The Darkness, O2 Academy, Leeds

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Give me a “D”…..Give me an “arkness”, and don’t let the bells end!

Christmas comes early as Lowestoft’s finest ever rock band come back to Leeds to rock out with their bells out.

It has been almost 15 years since ‘Permission to Land’ graced the record shelves of stores that no longer exist, however, The Darkness are still packing a punch and have a pre-xmas tour to play and a new album to promote.

We have the usual stench of beer at the O2 Academy as droves of people are queuing up for their treat of some nostalgic classic rock, most of them were probably at the Brudenell the previous night for Bad Touch, and they may well be back here on the 16th December for Extreme. It’s a good time for the Classic Rock panto, all the characters are here, the long haired and the bald with beards, the rock chicks in leather and lace and the aging punks and bikers in Motorhead T Shirts. We will run through the usual panto actions, clap and sway hands and sing a long at the right times, marvel at the guitar solos and be amazed when Justin Hawkins does his hand stand, splits kick and plectrum keepy-uppy. Like a panto, it is pure fun entertainment, it doesn’t take itself too seriously, it doesn’t – and shouldn’t, try to be anything else.

One look at Justin Hawkins as he walks out on to the stage tells you everything, he’s wearing a bright green flared latex jumpsuit, split to the navel. Anyone who has ‘Lowestoft’ tattooed in big letters above their belly button, clearly does not care what anybody thinks about them, and that self-deprecating charm works a treat with this audience. “Give me a D” he shouts and the D is duly given back, “Give me an….arkness?” he enquires in an unsure what to do next voice. It is all part of the panto and like an extract from Rocky Horror Picture Show, where the audience can all recite the script, we laugh and we party.

His brother Dan Hawkins is the chalk to Justin’s cheese, a trad rocker, shoulder length hair, wearing black jeans and a black tracksuit top. He is the provider of some amazing riffage on his many Les Paul guitars, and the odd belting solo too. Playing the Malcolm Young (RIP) role, he tends to stay at the back, while his brother struts around like an eccentric male peacock.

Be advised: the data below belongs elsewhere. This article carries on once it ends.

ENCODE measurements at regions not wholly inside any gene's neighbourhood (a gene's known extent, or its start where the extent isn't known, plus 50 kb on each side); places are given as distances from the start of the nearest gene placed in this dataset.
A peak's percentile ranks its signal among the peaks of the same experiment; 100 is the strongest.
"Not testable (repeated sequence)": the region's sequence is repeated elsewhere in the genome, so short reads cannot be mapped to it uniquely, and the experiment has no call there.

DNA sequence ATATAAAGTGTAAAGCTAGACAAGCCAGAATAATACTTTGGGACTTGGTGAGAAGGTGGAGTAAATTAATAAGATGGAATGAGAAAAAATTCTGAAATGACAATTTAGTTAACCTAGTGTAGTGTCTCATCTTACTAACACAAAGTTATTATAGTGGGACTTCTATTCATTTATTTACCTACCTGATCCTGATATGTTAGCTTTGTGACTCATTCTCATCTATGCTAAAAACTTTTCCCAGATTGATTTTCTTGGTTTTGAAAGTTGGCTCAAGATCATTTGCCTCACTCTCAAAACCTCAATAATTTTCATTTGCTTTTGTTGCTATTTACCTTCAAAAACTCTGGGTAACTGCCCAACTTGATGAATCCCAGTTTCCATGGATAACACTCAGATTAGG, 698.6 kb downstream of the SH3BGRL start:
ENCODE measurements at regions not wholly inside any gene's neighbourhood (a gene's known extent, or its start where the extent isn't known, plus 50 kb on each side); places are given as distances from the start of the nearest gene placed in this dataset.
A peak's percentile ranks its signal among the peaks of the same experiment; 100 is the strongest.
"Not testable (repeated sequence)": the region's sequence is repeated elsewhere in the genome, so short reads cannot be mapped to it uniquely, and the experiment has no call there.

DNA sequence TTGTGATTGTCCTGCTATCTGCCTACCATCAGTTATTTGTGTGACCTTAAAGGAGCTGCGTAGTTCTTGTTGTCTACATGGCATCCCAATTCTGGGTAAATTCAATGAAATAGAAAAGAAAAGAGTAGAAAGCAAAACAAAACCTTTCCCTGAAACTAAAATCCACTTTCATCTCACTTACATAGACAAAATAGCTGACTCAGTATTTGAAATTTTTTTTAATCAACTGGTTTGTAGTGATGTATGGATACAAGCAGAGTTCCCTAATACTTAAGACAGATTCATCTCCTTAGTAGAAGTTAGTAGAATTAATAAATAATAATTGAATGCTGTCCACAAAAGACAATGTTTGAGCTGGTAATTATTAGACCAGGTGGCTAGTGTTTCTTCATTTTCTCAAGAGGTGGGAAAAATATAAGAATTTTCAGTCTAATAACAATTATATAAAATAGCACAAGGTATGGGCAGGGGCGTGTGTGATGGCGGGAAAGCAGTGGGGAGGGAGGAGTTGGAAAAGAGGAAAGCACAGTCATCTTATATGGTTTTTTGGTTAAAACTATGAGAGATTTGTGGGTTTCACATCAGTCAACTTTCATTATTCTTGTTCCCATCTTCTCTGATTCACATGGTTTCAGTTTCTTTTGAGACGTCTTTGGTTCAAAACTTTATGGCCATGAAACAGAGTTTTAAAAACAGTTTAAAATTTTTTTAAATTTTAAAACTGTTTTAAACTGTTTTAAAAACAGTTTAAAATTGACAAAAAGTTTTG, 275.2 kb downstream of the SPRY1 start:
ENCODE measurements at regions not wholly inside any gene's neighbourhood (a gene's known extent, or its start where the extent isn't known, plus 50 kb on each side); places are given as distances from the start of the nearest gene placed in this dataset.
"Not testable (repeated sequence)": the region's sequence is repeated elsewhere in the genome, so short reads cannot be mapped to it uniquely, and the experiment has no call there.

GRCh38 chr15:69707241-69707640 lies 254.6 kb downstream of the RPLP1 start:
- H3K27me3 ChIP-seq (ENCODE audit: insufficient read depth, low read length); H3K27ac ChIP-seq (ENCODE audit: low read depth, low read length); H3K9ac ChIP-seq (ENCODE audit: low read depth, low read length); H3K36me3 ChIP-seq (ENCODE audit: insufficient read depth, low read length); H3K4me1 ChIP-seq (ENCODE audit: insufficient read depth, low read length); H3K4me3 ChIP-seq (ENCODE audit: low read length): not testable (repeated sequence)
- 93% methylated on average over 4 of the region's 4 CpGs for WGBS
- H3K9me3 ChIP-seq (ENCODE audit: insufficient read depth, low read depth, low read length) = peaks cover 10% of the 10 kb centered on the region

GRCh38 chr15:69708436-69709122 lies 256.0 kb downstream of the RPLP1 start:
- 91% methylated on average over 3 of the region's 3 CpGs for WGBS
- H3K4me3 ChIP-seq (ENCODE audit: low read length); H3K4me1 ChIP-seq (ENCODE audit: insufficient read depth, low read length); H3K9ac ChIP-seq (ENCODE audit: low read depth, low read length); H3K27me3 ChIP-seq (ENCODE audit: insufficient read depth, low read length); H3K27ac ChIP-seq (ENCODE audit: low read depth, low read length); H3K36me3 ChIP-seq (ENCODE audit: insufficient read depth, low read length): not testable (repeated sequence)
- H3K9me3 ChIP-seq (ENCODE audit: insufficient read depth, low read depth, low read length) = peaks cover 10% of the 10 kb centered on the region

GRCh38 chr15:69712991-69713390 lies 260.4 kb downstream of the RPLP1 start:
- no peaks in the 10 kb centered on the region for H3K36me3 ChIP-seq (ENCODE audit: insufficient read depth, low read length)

Bass player Frankie Poullain is in a red shiny suit with wide lapels, with his afro and tash he’s looking pretty cool tonight. Then we have the young drummer with a pedigree most would envy, Queen’s Roger Taylor’s son – Rufus ‘Tiger’ Taylor. I have often thought that The Darkness have many similar qualities to Queen, an outrageous camp frontman and some underlying rock tunes and hand pumping choruses that will stay with you for years.

Comedy moments are everywhere, too many to mention, particularly when we get the new track ‘Solid Gold’ and the singalong chorus of “We’re never gonna stop – shitting out solid gold” or the superb and very heavy diss song ‘Southern Trains’ which I can’t reproduce the lyrics here – but if there was ever a national anti-rail company song, this would be it.

We get all the hits from Permission to Land and more, ‘Black Shuck’ and ‘Love is Only a Feeling’ are early in the set and the fantastic ‘One Way Ticket to Hell’ (was that also written about Southern Trains?). The performance is quite perfect, every falsetto note hit and every guitar pose pulled, exactly what we came for. They walk that fine line between comedy and rock’n’roll, but do so with incredible musicianship and a big smile on their face.

Of course, you save your best till last and the Christmastastic ‘Don’t let the Bells End’ rings out across the Yorkshire audience and arms are swayed in regulation and time. Christmas can’t start without The Darkness as they take on the mantle left by Noddy Holder and Roy Wood and pull off one of the best post 70’s Christmas songs with ease.

Finally, ‘I Believe In A Thing Called Love’ is always their last song, and the Hawkins handstand appears again. It may be 15 years old, and like many of their tunes it’s clichéd to the hilt, but I wouldn’t want it any other way.

In a world where every TV bulletin seems to plunge us further into darkness, it’s ironic that The Darkness tonight provide more light and fun than anything found on the box or on shiny pieces of tech. Let the Christmas season commence and don’t let the bells end!

Over 30 years’ gig going and has t-shirts older than most punters. Frequently found in pubs, concert halls and festivals avoiding any form of normal work

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